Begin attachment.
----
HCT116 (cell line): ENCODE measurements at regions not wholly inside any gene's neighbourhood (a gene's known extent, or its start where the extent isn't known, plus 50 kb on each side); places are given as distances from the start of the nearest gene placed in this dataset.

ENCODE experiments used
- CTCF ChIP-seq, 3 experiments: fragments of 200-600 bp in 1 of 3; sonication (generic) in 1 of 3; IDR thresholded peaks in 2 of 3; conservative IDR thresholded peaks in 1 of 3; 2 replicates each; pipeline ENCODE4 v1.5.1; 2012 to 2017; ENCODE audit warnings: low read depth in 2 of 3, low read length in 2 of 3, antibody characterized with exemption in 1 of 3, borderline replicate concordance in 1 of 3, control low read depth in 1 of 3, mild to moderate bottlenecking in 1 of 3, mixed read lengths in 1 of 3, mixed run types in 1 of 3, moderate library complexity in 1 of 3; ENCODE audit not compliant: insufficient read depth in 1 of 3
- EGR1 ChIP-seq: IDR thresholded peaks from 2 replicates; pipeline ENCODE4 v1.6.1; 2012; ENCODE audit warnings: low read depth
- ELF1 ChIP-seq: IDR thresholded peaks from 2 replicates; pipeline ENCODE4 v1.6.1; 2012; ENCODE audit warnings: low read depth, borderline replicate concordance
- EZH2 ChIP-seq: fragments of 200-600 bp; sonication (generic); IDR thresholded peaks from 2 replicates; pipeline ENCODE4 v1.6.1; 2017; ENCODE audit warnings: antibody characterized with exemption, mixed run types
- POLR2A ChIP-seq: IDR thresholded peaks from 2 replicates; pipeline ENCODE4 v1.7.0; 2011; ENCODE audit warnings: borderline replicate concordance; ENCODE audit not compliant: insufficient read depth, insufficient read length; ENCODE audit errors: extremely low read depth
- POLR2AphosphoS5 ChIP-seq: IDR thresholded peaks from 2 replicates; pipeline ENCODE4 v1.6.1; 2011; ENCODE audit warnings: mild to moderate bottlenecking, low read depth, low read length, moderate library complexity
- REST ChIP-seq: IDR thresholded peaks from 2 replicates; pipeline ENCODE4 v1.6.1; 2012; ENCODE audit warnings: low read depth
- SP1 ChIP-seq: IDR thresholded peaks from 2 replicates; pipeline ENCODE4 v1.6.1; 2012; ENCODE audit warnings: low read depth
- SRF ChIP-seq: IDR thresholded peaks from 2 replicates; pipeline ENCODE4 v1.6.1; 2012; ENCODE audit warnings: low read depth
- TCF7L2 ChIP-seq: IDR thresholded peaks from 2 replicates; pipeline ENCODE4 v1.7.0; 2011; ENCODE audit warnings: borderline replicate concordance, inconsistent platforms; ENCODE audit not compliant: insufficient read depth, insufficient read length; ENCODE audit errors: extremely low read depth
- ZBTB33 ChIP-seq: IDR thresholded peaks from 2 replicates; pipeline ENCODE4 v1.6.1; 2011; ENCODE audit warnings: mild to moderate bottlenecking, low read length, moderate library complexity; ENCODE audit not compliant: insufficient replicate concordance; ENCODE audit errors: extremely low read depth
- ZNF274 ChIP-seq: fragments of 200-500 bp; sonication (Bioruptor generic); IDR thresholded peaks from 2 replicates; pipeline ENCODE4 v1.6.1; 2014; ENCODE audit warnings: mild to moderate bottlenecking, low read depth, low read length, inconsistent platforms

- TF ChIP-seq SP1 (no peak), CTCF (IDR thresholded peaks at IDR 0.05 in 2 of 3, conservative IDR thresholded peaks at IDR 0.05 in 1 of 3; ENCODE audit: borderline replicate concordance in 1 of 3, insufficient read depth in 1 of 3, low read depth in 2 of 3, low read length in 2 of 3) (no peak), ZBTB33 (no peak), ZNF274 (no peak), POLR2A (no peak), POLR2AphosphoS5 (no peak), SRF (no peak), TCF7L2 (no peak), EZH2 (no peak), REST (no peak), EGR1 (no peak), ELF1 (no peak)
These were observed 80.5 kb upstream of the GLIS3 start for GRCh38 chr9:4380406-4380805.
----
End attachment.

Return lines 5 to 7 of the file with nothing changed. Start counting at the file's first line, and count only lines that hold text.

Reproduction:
- ELF1 ChIP-seq: IDR thresholded peaks from 2 replicates; pipeline ENCODE4 v1.6.1; 2012; ENCODE audit warnings: low read depth, borderline replicate concordance
- EZH2 ChIP-seq: fragments of 200-600 bp; sonication (generic); IDR thresholded peaks from 2 replicates; pipeline ENCODE4 v1.6.1; 2017; ENCODE audit warnings: antibody characterized with exemption, mixed run types
- POLR2A ChIP-seq: IDR thresholded peaks from 2 replicates; pipeline ENCODE4 v1.7.0; 2011; ENCODE audit warnings: borderline replicate concordance; ENCODE audit not compliant: insufficient read depth, insufficient read length; ENCODE audit errors: extremely low read depth